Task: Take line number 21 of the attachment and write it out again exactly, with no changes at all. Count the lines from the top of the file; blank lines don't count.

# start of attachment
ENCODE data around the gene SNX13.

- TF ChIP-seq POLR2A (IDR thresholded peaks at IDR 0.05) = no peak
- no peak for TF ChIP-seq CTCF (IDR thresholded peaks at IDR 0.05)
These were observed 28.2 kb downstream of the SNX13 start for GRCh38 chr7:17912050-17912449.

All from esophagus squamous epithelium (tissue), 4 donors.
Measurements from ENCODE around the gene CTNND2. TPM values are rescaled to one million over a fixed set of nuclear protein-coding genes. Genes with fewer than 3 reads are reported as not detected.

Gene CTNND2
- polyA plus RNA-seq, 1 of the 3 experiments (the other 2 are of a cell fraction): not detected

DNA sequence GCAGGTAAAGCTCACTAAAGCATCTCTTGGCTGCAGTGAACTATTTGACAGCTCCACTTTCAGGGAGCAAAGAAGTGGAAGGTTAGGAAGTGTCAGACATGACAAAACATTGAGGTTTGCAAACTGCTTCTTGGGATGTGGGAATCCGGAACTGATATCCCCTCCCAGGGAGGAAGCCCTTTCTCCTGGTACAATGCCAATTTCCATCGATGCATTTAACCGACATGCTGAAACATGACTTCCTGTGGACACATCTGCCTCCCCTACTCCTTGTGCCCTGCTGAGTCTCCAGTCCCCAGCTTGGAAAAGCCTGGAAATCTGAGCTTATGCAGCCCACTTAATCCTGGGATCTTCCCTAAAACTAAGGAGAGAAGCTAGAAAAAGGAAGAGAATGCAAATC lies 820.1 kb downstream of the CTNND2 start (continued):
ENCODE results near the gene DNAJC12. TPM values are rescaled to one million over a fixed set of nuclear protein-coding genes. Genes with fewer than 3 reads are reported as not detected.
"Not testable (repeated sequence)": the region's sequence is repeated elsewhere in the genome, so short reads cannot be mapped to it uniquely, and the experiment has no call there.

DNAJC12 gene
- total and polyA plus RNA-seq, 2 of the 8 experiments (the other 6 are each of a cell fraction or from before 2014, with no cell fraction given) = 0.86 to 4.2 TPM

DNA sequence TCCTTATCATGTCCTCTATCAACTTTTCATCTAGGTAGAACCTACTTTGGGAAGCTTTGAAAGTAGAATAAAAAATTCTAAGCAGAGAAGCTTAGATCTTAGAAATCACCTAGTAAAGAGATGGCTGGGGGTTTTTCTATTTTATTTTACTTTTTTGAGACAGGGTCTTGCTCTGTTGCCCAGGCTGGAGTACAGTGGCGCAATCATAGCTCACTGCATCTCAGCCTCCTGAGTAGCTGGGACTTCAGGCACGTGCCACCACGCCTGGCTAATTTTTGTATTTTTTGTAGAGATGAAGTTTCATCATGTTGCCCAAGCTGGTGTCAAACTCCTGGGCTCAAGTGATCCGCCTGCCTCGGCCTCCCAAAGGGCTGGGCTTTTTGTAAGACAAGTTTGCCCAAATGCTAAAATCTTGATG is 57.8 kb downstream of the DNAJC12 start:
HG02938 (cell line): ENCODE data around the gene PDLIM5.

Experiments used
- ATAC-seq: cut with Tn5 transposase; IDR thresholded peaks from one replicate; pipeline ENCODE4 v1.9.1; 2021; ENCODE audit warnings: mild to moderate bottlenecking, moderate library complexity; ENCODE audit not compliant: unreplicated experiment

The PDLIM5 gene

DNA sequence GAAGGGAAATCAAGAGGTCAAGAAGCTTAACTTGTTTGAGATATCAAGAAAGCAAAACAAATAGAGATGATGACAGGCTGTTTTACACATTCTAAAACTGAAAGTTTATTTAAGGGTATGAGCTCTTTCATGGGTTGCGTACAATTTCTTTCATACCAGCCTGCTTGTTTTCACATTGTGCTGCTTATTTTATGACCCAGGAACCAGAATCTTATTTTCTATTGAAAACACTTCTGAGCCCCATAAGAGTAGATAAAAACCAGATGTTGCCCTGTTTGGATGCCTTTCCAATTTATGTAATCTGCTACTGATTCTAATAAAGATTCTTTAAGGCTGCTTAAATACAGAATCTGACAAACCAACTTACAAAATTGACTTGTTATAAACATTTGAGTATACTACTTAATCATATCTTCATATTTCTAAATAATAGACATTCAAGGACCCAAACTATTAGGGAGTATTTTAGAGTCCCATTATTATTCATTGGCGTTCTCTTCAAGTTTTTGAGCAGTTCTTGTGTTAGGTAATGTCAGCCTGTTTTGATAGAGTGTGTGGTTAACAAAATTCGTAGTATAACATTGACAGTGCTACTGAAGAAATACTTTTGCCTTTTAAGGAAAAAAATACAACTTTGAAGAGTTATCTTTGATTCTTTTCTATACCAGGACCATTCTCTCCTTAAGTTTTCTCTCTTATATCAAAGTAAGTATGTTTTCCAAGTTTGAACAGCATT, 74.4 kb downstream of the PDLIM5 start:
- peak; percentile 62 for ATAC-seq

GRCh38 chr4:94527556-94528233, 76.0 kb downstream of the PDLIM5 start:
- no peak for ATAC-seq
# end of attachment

GRCh38 chr4:94527556-94528233, 76.0 kb downstream of the PDLIM5 start: